We can also use the up and down arrows at the command line to scroll through previous commands. This is useful for finding commands, but it’s also useful for making sure we are acting on the files we want to act on when using wildcards. As mentioned above, we can check first with ls *.fq, press return to see we are acting on the files we want, and then press the up arrow to bring up the previous command, and change it to what we want without altering the “*.fq” part of the command – as we already know it’s correct. Any time we can remove the chance of human error, we should 🙂

We've already moved all the ".fq" files into their own directory. Create separate directories for the ".txt" files and the ".tsv" files too, and then try to move those files into their appropriate directories.
mkdir text_files
ls *.txt
mv *.txt text_files

mkdir tsv_files
ls *.tsv
mv *.tsv tsv_files

It doesn't matter what the directories are named, but at the end they should be the only 3 things in the working directory 🙂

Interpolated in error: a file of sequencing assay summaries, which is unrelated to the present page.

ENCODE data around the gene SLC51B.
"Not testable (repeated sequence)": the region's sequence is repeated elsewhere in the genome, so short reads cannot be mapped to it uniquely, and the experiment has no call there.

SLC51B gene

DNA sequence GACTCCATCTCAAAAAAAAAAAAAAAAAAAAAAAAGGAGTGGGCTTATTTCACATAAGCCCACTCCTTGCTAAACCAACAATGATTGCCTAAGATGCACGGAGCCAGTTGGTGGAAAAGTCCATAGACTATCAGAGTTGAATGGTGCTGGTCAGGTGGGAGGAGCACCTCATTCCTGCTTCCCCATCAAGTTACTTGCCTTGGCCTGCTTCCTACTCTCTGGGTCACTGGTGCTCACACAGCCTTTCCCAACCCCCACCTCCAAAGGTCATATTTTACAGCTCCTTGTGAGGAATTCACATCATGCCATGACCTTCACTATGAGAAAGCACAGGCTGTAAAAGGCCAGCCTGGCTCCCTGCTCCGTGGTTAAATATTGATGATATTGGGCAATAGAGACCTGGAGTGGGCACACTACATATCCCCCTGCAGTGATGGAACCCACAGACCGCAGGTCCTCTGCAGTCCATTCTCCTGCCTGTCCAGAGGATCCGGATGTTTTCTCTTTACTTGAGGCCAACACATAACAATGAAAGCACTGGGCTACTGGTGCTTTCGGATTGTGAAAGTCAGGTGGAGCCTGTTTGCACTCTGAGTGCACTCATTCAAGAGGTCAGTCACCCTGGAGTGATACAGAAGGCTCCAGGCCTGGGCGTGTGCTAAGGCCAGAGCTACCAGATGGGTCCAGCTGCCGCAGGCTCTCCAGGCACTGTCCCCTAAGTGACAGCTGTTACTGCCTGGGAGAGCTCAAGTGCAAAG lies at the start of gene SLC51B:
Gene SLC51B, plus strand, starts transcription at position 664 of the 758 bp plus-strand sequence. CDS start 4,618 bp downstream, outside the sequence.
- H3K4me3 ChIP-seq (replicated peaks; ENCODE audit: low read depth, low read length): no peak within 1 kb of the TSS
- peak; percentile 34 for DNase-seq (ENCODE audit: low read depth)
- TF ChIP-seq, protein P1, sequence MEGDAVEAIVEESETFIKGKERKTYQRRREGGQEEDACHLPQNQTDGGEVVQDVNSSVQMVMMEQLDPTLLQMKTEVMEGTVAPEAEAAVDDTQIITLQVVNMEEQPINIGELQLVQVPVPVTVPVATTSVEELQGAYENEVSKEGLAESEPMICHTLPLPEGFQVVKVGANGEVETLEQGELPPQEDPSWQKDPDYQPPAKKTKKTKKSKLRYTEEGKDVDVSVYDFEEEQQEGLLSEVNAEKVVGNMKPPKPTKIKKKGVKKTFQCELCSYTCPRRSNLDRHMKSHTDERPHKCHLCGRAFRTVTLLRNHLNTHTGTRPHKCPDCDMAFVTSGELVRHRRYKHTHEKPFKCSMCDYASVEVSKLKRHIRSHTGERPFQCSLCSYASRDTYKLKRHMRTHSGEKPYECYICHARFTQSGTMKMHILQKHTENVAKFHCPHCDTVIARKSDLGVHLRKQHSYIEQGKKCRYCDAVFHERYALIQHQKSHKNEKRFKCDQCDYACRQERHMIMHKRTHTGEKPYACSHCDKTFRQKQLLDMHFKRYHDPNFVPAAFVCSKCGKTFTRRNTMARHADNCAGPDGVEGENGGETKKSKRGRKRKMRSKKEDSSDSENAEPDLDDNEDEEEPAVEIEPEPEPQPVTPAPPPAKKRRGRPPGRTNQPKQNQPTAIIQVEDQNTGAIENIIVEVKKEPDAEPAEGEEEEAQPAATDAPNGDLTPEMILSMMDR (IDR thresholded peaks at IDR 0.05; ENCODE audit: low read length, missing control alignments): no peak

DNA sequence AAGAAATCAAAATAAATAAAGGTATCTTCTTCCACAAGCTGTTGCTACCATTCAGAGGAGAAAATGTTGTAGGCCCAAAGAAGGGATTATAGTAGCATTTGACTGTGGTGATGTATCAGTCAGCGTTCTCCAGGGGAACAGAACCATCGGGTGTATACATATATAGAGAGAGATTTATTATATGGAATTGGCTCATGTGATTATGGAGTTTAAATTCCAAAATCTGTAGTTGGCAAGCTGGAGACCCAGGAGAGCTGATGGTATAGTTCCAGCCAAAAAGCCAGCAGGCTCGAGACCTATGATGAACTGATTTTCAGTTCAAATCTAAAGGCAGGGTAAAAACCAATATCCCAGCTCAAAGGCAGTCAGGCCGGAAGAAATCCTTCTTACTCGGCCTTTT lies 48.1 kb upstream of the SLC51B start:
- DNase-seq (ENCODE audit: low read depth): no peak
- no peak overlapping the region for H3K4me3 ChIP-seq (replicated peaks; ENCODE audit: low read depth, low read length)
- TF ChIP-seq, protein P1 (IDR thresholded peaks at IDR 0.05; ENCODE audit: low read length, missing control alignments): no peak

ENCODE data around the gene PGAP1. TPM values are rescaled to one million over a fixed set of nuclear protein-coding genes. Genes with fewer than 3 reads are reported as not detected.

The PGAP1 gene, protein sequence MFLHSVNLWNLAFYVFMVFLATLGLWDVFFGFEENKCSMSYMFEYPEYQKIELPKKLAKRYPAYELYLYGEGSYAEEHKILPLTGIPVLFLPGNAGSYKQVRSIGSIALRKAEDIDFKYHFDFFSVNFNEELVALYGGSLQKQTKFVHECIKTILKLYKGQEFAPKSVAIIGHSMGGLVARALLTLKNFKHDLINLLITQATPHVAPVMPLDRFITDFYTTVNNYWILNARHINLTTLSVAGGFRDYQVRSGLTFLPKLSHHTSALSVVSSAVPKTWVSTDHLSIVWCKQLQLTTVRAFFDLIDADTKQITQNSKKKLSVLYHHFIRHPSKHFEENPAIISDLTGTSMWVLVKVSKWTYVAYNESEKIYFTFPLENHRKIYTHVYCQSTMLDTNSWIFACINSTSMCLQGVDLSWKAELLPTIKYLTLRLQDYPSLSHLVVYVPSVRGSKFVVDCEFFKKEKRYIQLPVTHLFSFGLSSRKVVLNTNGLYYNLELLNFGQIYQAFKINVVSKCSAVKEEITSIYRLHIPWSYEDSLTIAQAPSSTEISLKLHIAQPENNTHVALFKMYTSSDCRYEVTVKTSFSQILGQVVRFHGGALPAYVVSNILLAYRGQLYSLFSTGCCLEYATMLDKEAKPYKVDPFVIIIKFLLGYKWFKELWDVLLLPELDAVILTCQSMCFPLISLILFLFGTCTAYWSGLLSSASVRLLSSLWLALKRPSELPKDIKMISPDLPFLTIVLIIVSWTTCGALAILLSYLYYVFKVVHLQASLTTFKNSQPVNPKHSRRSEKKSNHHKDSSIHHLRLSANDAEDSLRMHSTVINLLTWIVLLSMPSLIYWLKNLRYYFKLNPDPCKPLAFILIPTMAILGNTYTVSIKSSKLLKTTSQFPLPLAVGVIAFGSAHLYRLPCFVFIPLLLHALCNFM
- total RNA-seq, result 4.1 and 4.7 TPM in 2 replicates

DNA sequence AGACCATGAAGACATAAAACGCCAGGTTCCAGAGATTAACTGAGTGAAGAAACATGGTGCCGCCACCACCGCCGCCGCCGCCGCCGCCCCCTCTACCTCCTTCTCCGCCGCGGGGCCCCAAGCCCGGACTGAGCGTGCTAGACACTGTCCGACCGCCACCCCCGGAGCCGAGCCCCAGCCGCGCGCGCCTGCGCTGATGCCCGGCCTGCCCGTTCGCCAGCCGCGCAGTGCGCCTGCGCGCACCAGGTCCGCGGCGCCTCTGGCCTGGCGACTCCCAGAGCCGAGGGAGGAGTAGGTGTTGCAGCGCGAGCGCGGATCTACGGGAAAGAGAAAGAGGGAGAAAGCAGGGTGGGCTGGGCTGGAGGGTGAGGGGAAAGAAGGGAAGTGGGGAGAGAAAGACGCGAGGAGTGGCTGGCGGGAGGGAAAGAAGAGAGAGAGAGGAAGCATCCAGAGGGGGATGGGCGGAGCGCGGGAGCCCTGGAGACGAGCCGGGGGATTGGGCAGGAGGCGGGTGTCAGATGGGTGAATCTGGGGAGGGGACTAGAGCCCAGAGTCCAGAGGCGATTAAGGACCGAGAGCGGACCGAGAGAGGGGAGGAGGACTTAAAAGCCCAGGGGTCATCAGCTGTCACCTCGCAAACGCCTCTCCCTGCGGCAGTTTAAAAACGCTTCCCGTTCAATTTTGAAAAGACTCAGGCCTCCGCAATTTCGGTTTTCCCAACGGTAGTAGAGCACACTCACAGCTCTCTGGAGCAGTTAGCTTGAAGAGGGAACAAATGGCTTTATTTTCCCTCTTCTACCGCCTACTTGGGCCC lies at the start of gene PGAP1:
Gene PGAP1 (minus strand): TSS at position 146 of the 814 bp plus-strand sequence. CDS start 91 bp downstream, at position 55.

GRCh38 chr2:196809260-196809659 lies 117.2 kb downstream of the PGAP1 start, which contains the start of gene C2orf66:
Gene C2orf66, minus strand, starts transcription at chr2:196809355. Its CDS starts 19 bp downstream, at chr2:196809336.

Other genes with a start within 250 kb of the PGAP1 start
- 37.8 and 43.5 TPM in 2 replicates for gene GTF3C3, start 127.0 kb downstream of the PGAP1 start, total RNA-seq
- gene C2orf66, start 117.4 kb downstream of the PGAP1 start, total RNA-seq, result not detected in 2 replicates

The question mark (?)

At the command line, the ? wildcard represents any character that appears only one time.

To see how this can be needed at times when the * won’t do, let’s change into the “fastq_file” subdirectory:

cd fastq_files/

And let’s say we wanted only the “.fq” files for samples 10-19. If we tried to grab those with the *, we’d get more than we wanted:

ls sample_1*.fq

Because the * allows for any character any number of times, it is also grabbing those in the 100s. But if we use the ? wildcard, which only allows any character one time, we get only the samples we want:

ls sample_1?.fq


They may seem a little abstract at first, but redirectors and wildcards are two fundamental concepts of working at the command line that help make it a very powerful environment to work in. Just knowing they exist and generally what they do means that we can learn more about them when needed 🙂

Special characters introduced:

Character Function
| a “pipe” allows stringing together multiple commands
> sends output to a file (overwrites target file)
>> sends output to a file (appends to target file)
* represents any character appearing any number of times
? represents any character appearing only once